The two silver heatpipes on the top will be very noticeable in any windowed PC case. The massive heatsink's fins are visible behind the fans and at the back. This graphics card is not only taller than standard PCIe cards, but it's also a little thicker than usual for a dual-slot card. You'll also definitely want to keep the neighbouring slot free for airflow.
You get one DVI (digital only) port, two DisplayPort 1.4 ports, and two HDMI 2.0b ports on the rear. You'll need one 8-pin and one 6-pin PCIe power connector, and a 500W power supply is recommended. If you take a close look at the upper right corner of the backplate, you'll notice a small cavity where a tiny switch can be accessed. This lets you flip between gaming-optimised compute-optimised (read: cryptocurrency mining) BIOSes. A tiny slip of paper in the retail box warns users that their PCs might become unstable if they try to run games when the compute BIOS is enabled, and that you need to reinstall drivers after every switch.
Sapphire says it has used high-quality capacitors and power circuitry, and has ensured adequate cooling for them as well. Overclocking and diagnostics are supported through the downloadable Trixx 3.0 utility.
Our test bench for the Sapphire Nitro+ Radeon RX 590 consisted of the following components. You can check out our reviews of the Radeon RX 580 and GeForce GTX 1060 GPUs at the times of their respective launches to compare performance results. There are some differences in the test hardware and games used then and now, but most test results should be roughly comparable. We used the latest version of Windows 10, and AMD's Adrenalin Edition 2019 driver, version 19.1.1 for this review.
As always, we began our tests with the industry standard 3DMark suite. The Sapphire Nitro+ Radeon RX 590 scored 5,182 points in the DX12 Time Spy test, 3,743 in Fire Strike Ultra, and 13,969 in Fire Strike. For reference, the Radeon RX 580 scored 4,492 in Time Spy, 3,132 in Fire Strike Ultra, and 11,823 in Fire Strike. Our highest performing GeForce GTX 1060 sample scored 4,273, 3,168, and 11,421 points respectively when reviewed at the time of launch.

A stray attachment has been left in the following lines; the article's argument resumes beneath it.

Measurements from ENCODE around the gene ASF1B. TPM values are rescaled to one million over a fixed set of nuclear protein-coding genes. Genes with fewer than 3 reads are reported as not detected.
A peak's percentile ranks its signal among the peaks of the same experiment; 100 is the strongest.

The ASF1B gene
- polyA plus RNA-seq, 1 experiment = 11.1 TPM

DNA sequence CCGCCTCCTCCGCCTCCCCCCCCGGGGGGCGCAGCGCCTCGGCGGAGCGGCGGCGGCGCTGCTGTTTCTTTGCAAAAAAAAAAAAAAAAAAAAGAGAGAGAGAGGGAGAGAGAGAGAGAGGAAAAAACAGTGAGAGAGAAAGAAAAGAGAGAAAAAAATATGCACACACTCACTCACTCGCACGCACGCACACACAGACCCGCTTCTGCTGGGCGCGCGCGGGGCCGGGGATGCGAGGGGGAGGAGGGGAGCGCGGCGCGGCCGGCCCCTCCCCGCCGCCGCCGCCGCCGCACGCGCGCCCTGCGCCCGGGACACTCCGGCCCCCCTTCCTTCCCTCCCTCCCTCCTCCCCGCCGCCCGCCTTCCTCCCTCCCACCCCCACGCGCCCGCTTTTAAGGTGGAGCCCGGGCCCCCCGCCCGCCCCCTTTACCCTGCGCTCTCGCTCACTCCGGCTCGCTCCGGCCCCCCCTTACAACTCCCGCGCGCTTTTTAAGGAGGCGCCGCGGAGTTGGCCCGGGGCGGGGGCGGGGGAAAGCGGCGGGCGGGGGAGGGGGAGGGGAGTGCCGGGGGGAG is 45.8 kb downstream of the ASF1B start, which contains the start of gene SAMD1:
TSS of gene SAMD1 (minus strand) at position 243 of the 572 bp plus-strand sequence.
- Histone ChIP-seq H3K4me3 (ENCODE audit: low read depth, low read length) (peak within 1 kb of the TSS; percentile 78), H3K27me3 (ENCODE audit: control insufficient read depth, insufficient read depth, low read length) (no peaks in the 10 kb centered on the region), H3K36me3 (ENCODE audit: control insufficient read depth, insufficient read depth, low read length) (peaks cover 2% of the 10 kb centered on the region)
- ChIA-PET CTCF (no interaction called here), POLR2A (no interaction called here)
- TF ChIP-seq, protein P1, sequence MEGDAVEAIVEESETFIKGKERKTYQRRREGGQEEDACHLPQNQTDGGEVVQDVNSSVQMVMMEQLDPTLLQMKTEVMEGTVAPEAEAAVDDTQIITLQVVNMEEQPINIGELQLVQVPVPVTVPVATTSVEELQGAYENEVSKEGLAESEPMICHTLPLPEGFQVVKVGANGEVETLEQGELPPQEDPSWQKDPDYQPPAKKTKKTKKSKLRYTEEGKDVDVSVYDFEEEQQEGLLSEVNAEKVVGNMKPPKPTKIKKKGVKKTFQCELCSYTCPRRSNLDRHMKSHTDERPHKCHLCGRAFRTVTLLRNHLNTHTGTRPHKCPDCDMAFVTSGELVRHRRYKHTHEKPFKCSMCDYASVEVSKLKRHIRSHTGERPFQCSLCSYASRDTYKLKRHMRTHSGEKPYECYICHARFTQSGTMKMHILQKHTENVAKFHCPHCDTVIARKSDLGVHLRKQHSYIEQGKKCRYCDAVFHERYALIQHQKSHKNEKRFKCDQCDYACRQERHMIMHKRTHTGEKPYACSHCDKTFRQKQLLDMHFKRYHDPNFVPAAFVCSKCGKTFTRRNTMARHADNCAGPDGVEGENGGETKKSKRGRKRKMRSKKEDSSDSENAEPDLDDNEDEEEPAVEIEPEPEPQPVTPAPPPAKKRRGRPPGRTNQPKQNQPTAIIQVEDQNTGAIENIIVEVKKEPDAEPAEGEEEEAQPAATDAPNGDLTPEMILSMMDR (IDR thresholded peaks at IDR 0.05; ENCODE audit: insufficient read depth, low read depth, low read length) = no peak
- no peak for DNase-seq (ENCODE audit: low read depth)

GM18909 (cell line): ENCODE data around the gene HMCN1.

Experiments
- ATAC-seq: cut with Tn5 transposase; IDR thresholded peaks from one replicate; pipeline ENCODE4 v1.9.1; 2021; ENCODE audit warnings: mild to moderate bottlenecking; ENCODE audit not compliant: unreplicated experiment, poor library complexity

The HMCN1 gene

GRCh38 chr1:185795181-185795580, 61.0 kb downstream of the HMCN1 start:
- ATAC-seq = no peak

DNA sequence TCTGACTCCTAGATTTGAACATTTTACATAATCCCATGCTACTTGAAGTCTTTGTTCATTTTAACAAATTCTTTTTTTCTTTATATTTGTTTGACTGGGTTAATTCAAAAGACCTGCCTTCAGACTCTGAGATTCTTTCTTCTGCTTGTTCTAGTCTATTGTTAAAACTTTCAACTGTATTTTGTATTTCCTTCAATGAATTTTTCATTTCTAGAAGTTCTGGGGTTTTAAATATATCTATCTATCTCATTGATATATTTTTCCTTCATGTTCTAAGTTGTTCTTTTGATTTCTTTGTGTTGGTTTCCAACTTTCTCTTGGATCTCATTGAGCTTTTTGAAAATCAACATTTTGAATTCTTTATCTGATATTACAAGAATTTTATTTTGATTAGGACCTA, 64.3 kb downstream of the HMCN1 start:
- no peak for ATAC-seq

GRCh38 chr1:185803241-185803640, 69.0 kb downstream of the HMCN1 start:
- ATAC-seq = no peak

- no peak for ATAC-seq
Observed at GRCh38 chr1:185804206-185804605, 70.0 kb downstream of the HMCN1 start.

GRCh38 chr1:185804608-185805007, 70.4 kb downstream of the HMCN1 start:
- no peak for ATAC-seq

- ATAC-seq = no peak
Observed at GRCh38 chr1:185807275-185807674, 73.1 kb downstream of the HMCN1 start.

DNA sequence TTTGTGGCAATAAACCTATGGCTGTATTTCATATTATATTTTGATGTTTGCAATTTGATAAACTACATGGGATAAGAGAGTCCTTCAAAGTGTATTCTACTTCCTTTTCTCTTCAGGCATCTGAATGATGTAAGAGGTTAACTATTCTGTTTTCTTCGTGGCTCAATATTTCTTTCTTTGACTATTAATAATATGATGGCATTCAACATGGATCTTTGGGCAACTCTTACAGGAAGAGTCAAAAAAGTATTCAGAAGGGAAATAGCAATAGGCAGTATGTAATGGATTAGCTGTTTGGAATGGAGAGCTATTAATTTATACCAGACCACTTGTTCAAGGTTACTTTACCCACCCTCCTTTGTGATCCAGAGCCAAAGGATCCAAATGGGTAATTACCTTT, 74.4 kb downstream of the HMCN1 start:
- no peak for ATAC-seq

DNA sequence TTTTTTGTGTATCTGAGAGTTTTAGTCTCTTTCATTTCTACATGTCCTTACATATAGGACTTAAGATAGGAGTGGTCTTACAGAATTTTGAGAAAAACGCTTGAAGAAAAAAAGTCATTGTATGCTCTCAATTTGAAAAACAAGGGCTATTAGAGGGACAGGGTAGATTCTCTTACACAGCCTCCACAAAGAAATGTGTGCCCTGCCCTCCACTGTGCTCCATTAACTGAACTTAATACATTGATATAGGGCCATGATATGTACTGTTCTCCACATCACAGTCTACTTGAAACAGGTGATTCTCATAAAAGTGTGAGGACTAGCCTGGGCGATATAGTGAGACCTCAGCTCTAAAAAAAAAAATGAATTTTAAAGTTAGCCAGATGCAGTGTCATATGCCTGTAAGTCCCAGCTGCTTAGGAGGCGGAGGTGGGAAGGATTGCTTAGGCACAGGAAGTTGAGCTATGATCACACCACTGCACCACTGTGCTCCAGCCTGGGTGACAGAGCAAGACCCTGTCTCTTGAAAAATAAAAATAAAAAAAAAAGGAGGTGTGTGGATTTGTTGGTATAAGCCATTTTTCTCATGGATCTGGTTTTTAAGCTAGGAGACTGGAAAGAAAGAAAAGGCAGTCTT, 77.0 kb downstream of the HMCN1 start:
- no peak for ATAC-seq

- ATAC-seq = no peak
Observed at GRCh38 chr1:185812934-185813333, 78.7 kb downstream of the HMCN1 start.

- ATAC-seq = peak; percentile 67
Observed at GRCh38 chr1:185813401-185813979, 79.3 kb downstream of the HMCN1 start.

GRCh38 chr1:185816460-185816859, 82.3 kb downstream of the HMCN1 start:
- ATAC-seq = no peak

The Star Swarm simulation test on the Radeon RX 590 gave us an average frame rate of 43.04fps compared to 40.22fps with the Radeon RX 580. Unigine Valley, at 1920x1080 using its Ultra preset, returned an average of exactly 60fps with a minimum of 30.5fps and a maximum of 113.9fps. That's a bit higher than the 53.9fps that this GPU's predecessor managed.
We began our series of in-game benchmarks with Far Cry 5 using the Ultra preset. Running at the target 1920x1080 resolution, the average frame rate was a very smooth 78fps. We also tried this test at 2560x1440 and got 57fps on average, which was still perfectly playable. Out of curiosity, we raised the resolution to 4K, and got only 29fps with visibly choppy visuals on screen.
Moving on to the very recent Shadow of the Tomb Raider, we tested with DirectX 12 and TAA enabled. At 1920x1080 using the Highest quality preset, our average frame rate was a decent 66fps. Moving up to 2560x1440 made that drop to 44fps, which shows that there is some headroom for future upgrades with this GPU.
Metro: Last Light Redux is one of our more demanding titles. Using the Very High preset and SSAA enabled and AF set to 4X, we recorded an average of 58.3fps at 1920x1080. In this example, we wouldn't try playing at 2560x1440 because performance came in at only 32fps.